Introduction: Replace the Grill on an AKG C1000S Microphone
My church has a couple of AKG C1000S condenser microphones for occasional use. Recently, one of them took a nose-dive onto the floor, and the mesh grill got knocked off of the aluminum sleeve at the front of the mic. It was not immediately clear to me how to put it back into place, so I did a little Internet search to see how others have solved the problem.
I found that this is a fairly common problem with this mic.
I found a lot of people asking the same question.
I found a source for a replacement grill/sleeve assembly for roughly half the cost of a new mic.
What I did not find is a solution to the problem. Most responses indicated that it was not possible to put the grill back in place. Many had tried and failed.
So, I thought I'd give it a try and see if I could fail too.
Step 1: The Problem
Here's the broken mic. The body of the mic was on the mic stand, just as I left it. The grill was about 10 feet away on the floor.
Step 2: The Right Tool for the Job
The primary tool for this job is a hose clamp. I used it to temporarily squeeze the bottom end of the grill smaller so I could slip it into the aluminum collar. The ideal size is 11/16 to 1 1/2 inch.
Life will be easier if you also have something to use as a press. I used a bar clamp.
You may find that you'll require a small punch. I didn't have one at hand, so I abused a #1 Robertson screwdriver.
You will also need some epoxy cement. I used 5 minute epoxy.
Step 3: Disassembly
Remove the inner foam windsock.
Unscrew and remove the collar from the body of the microphone.
Step 4: The Big Squeeze
Slip the hose clamp over the grill.
There is a ring of dark, hard material around the bottom of the grill. I'm not sure what this but it will buckle and crack as you squeeze the bottom of the grill.
Position the edge of the clamp about 3/16 inch from the bottom of the grill. Any higher, and the grill will flare out at the bottom, which is counterproductive. Any lower and there is not enough of the grill exposed to catch the inside of the aluminum sleeve.
Tighten the hose clamp until you can feel firm resistance. Test fit to see if you can insert the grill into the sleeve. It will be a tight fit, and you will need to pry the grill into place. Insert the grill in at the spot nearest the screw on the clamp first, then work your way around.
If it won't go, tighten the clamp a bit more and try again. It may be possible to just tighten the clamp until the grill is compressed enough to slip in easily. I didn't try this for fear of permanently deforming the grill.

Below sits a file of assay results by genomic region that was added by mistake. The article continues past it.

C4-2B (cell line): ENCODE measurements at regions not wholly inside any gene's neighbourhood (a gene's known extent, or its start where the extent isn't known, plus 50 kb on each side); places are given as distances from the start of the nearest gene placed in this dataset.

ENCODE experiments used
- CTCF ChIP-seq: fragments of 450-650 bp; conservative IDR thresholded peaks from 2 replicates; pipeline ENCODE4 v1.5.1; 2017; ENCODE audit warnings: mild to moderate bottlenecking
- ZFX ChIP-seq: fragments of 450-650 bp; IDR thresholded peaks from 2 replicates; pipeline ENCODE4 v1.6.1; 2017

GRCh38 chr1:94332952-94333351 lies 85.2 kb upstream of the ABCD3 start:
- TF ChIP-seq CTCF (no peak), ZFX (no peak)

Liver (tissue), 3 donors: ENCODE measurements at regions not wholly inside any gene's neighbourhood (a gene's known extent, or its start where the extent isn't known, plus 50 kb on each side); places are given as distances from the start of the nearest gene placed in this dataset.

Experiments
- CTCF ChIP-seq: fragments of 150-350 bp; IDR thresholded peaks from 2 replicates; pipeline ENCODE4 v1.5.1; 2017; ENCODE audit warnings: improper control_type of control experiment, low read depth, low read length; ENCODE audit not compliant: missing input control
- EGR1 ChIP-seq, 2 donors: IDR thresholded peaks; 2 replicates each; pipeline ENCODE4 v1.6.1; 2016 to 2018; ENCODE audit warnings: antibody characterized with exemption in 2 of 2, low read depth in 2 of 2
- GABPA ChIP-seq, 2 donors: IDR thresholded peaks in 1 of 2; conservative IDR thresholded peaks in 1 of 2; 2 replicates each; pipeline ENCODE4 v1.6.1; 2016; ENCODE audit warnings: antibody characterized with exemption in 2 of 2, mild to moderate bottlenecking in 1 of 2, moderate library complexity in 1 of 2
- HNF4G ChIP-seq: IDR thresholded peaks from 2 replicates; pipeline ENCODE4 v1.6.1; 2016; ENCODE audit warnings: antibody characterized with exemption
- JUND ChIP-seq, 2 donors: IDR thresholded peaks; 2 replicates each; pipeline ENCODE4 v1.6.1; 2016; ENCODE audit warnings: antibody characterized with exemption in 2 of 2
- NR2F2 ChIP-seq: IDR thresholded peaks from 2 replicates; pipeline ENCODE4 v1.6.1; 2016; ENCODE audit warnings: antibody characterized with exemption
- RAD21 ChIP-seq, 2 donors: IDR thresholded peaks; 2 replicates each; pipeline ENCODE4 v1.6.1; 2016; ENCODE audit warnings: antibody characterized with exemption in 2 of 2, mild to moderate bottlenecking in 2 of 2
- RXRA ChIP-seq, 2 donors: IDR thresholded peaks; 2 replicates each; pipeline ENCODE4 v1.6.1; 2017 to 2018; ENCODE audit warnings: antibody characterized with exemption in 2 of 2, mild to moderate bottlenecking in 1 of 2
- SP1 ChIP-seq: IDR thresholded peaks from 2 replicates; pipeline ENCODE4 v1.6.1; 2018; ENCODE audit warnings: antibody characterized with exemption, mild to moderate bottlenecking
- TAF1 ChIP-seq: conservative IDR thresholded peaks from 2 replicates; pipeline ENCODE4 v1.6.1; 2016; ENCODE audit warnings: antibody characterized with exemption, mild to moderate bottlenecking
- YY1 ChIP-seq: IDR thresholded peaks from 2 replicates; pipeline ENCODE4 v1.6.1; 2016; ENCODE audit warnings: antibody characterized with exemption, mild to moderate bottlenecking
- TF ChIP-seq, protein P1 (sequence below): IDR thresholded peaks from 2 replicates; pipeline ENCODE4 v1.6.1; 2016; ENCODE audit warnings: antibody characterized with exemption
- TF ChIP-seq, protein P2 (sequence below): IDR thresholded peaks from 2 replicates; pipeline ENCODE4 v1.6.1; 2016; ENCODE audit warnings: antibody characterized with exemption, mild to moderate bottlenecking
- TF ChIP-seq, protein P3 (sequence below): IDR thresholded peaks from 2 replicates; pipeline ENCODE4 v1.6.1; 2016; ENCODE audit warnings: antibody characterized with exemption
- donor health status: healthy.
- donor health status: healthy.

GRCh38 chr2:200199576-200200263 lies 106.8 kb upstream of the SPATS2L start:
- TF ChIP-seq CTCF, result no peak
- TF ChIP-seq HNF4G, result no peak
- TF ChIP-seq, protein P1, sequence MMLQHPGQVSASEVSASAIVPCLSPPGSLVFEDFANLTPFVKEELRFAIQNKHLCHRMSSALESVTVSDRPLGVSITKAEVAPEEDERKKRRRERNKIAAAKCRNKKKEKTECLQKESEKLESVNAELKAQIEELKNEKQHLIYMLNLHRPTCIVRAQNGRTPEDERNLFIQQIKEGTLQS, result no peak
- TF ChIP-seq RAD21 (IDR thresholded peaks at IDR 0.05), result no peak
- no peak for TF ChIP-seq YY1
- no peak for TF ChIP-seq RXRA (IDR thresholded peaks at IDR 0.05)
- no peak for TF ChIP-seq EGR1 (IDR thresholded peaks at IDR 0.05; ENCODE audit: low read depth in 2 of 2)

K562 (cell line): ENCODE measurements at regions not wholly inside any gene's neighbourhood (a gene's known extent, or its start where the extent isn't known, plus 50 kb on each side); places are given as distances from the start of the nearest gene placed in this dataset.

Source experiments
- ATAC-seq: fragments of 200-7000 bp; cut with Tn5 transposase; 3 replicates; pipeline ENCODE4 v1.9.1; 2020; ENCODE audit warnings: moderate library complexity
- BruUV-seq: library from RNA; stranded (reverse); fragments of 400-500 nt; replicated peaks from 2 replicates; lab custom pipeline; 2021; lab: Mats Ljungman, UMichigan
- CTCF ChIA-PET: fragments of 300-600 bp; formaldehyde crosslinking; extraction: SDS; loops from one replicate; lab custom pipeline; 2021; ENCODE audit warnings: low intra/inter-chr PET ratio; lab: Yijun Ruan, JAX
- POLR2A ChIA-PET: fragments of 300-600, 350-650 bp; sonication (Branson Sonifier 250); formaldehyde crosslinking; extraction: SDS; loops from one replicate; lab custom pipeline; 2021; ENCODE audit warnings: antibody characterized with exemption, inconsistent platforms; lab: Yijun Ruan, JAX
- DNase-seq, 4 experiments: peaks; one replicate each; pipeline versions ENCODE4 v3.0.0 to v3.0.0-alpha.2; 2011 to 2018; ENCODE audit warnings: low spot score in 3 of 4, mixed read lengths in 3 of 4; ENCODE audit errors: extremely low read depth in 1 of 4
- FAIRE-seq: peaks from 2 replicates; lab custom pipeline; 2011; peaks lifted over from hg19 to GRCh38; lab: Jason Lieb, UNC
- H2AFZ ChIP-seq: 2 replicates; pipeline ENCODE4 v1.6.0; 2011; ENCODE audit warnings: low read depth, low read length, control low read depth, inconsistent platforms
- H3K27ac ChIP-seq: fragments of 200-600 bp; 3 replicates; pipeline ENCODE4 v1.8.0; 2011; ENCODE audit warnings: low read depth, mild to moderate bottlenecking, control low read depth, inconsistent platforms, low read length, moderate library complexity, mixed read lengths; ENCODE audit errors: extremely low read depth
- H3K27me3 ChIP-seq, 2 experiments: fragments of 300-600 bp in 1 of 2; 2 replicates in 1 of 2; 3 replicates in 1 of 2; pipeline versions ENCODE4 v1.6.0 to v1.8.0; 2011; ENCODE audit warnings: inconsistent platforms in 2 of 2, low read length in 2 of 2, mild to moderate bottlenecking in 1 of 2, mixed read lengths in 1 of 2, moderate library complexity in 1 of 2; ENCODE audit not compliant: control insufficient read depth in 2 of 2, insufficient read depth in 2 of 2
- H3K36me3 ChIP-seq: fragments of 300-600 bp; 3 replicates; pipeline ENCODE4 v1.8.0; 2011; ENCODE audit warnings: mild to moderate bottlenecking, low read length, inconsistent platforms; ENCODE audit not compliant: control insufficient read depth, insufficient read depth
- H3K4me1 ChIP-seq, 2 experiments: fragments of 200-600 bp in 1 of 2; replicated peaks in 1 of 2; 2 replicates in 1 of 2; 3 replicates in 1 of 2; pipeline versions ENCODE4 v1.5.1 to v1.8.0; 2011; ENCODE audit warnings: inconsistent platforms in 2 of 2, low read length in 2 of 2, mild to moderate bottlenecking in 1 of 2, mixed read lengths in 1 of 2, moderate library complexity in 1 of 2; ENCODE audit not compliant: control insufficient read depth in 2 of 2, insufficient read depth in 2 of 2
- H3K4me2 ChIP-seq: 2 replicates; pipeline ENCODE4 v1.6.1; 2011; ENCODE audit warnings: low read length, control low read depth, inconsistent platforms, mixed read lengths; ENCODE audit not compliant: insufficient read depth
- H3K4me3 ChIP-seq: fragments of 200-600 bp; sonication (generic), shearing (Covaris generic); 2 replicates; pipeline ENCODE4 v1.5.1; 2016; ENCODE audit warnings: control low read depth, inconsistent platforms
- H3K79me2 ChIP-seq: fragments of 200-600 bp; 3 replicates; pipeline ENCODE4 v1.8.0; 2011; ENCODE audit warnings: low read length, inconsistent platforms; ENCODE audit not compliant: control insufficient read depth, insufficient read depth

When you have the grill mostly inserted, move on to the next step.
Step 5: Another Squeeze
After the grill is mostly inserted, place the assembly into a press or clamp as shown. Apply gentle pressure on the clamp/press and try to push the last bit of the grill bottom into place. I was almost able to do this with my thumb nail, but in the end I had to give it a few gentle taps with a small punch.
When the entire bottom edge of the grill is inside the sleeve, loosen off the hose clamp, and tighten the clamp/press until the grill bottoms out in the aluminum sleeve. Now you can loosen off the clam/press. The grill is a pretty tight fit. At least, it was in my case. I wasn't too worried about it slipping out again.
Step 6: Make It Permanent
Mix up your epoxy according to its directions.
Set the reassembled assembly upright, and lay a small bead of epoxy around the top edge of the aluminum sleeve, allowing some to ooze down into the gaps at the lower edge of the grill.
Place the assembly upright where it will not get knocked over. Allow the epoxy to cure until it is not the least bit tacky. Then let it cure a little more. You don't want to get sticky epoxy on the inner foam windscreen.
Step 7: We Are All Assembled Here...
Slip the inner foam windscreen over the mic capsule.
Thread the repaired grill/sleeve assembly onto the body of the mic.
Set the mic aside to allow the epoxy to completely cure for whatever time period the epoxy instructions say.
Put the mic back into service.
Step 8: Done!
With the epoxy fully cured, this repair looks to me like it will be stronger than the mic was when new. I'm not sure what the function of the dark, hard material at the bottom of the grill, and inside the sleeve was. If it was supposed to act as an adhesive, it was not doing its job. There was no sign of any residue of this material on the aluminum sleeve, so it didn't stick to the aluminum all that well. In my experience, epoxy sticks to aluminum fairly well so I think this will be a lasting repair.
We'll see what happens next time the mic takes a nose dive.